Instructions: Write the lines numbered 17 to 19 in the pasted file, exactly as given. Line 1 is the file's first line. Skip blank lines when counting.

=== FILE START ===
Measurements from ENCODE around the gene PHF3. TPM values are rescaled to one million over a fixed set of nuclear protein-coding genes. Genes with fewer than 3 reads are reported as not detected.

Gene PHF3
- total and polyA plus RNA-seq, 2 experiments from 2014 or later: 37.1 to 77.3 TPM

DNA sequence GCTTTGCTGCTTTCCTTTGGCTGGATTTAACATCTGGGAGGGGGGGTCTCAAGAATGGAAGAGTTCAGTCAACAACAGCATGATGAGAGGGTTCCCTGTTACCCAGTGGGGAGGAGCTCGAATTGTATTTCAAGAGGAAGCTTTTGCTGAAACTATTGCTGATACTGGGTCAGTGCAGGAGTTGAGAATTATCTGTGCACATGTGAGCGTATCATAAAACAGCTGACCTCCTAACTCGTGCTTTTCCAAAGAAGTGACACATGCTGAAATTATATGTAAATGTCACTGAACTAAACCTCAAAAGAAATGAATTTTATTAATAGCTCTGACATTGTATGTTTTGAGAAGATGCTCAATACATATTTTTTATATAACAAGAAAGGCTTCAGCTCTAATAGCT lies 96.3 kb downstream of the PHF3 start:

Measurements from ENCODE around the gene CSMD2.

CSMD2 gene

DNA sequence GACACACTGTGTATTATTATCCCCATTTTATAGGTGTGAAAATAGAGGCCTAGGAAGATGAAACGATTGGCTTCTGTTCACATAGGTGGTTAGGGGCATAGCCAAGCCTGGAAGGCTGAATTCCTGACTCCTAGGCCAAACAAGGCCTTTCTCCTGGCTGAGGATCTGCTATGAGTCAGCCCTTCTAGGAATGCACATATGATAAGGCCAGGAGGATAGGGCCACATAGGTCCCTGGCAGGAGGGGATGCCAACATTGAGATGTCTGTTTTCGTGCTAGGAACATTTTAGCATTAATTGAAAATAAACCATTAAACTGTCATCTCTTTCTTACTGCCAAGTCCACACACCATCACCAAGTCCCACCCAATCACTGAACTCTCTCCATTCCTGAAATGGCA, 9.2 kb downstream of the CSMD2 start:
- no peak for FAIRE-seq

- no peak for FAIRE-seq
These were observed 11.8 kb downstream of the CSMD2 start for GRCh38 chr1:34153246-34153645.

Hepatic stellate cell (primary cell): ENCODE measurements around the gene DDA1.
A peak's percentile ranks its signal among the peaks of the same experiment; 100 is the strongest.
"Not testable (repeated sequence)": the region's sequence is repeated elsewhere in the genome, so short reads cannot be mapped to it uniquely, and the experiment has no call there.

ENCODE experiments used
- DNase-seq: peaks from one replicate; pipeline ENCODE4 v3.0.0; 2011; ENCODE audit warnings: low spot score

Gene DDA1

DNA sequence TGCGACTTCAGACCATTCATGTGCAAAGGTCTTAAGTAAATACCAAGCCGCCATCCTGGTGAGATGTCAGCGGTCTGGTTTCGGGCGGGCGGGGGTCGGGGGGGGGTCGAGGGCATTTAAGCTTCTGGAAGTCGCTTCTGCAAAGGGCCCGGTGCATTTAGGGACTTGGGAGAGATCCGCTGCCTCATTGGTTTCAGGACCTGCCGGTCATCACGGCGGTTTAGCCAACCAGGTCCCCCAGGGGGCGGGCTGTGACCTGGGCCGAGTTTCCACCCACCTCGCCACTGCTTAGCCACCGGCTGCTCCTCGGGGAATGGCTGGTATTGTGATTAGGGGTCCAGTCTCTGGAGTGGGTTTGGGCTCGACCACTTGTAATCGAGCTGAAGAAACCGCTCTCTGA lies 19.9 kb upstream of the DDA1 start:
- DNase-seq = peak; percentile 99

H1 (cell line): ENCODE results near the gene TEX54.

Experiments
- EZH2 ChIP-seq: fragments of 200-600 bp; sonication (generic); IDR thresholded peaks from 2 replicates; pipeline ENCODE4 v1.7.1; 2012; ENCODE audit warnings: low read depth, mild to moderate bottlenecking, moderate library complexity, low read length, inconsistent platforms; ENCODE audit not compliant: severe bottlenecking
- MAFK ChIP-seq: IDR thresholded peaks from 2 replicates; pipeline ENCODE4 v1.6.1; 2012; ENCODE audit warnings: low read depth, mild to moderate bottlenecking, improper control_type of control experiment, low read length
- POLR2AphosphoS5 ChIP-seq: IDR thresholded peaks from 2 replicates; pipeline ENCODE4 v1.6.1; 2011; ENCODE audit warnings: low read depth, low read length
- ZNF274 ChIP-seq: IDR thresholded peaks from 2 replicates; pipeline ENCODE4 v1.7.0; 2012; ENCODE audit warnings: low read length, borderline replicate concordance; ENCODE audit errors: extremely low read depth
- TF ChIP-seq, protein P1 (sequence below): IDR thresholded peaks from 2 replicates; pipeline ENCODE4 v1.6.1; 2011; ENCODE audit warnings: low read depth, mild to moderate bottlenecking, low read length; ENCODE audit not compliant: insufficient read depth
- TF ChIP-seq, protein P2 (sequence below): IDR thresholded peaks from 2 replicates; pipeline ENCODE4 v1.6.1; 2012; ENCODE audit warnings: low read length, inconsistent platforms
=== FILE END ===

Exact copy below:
DNA sequence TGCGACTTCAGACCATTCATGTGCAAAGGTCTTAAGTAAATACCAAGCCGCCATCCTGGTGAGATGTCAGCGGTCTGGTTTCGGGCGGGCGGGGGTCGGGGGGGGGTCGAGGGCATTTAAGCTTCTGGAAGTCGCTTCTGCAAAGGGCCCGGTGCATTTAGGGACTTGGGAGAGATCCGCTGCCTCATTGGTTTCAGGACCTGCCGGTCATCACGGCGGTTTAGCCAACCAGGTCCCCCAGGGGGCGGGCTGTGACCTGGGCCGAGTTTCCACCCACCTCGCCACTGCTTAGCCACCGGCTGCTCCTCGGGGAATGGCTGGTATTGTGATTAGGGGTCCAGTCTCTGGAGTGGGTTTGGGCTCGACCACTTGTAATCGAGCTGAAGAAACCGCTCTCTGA lies 19.9 kb upstream of the DDA1 start:
- DNase-seq = peak; percentile 99

H1 (cell line): ENCODE results near the gene TEX54.